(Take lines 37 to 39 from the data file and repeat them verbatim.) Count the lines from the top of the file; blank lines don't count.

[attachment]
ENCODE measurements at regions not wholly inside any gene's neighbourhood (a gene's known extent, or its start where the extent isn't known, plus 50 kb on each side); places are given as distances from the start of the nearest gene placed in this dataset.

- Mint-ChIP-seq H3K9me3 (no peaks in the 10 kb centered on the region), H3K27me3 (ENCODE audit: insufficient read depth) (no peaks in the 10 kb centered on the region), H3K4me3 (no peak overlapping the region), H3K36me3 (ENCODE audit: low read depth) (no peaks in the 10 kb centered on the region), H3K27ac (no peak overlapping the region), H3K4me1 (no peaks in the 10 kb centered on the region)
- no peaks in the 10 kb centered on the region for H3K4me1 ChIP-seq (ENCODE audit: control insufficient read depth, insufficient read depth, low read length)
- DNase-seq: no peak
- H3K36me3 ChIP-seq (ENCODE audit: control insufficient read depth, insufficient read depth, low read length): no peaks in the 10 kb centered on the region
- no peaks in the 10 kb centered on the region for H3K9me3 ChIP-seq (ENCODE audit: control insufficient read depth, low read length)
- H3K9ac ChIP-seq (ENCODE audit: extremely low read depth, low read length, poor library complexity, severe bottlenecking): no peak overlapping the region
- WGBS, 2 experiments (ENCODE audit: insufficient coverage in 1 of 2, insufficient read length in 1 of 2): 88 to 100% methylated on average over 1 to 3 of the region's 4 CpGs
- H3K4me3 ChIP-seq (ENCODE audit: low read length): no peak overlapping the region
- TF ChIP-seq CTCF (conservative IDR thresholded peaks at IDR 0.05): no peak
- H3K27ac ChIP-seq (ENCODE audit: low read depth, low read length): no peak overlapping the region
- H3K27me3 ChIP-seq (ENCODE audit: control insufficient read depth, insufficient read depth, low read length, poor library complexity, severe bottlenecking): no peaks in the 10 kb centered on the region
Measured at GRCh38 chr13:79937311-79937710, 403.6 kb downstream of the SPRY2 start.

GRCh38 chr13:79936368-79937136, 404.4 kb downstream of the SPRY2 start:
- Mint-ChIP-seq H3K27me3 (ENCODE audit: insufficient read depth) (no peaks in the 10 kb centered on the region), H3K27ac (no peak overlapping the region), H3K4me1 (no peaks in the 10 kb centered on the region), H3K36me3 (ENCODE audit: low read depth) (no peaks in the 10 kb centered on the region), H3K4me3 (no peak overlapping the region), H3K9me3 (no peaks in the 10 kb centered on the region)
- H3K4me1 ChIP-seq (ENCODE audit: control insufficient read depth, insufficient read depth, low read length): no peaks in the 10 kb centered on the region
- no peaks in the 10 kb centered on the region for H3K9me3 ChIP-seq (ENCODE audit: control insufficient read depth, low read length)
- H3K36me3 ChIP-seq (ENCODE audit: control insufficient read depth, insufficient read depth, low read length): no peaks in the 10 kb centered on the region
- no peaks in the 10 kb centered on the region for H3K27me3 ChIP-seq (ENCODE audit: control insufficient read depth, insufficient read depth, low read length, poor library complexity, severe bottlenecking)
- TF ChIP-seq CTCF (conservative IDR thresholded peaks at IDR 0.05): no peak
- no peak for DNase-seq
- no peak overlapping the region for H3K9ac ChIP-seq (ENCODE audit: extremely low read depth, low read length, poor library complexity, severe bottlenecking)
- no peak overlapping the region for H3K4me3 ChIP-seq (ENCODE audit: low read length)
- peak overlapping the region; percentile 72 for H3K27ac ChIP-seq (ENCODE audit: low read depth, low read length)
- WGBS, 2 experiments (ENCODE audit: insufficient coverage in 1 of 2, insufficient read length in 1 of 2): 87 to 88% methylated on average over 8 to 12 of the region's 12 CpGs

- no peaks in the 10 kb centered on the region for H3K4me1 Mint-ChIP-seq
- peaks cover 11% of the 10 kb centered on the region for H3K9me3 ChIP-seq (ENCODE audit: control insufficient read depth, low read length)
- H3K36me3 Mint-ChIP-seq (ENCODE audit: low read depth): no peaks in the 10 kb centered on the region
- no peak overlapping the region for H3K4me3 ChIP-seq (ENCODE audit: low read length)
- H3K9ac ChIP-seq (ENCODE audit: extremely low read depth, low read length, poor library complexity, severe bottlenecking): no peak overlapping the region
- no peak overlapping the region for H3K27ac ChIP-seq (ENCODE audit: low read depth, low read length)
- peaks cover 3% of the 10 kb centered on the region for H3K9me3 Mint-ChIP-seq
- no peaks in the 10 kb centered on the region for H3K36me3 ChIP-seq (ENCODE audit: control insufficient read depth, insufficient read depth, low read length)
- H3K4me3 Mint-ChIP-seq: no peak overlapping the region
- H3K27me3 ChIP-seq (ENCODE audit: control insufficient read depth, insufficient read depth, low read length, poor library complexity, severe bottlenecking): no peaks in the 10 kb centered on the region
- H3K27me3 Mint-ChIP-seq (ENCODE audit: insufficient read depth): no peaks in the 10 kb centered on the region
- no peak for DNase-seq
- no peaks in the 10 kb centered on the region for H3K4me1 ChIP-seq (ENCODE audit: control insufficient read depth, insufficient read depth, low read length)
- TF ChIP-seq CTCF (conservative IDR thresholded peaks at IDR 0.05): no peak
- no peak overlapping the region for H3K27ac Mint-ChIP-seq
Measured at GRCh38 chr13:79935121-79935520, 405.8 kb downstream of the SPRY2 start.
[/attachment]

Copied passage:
- no peak for DNase-seq
- no peaks in the 10 kb centered on the region for H3K4me1 ChIP-seq (ENCODE audit: control insufficient read depth, insufficient read depth, low read length)
- TF ChIP-seq CTCF (conservative IDR thresholded peaks at IDR 0.05): no peak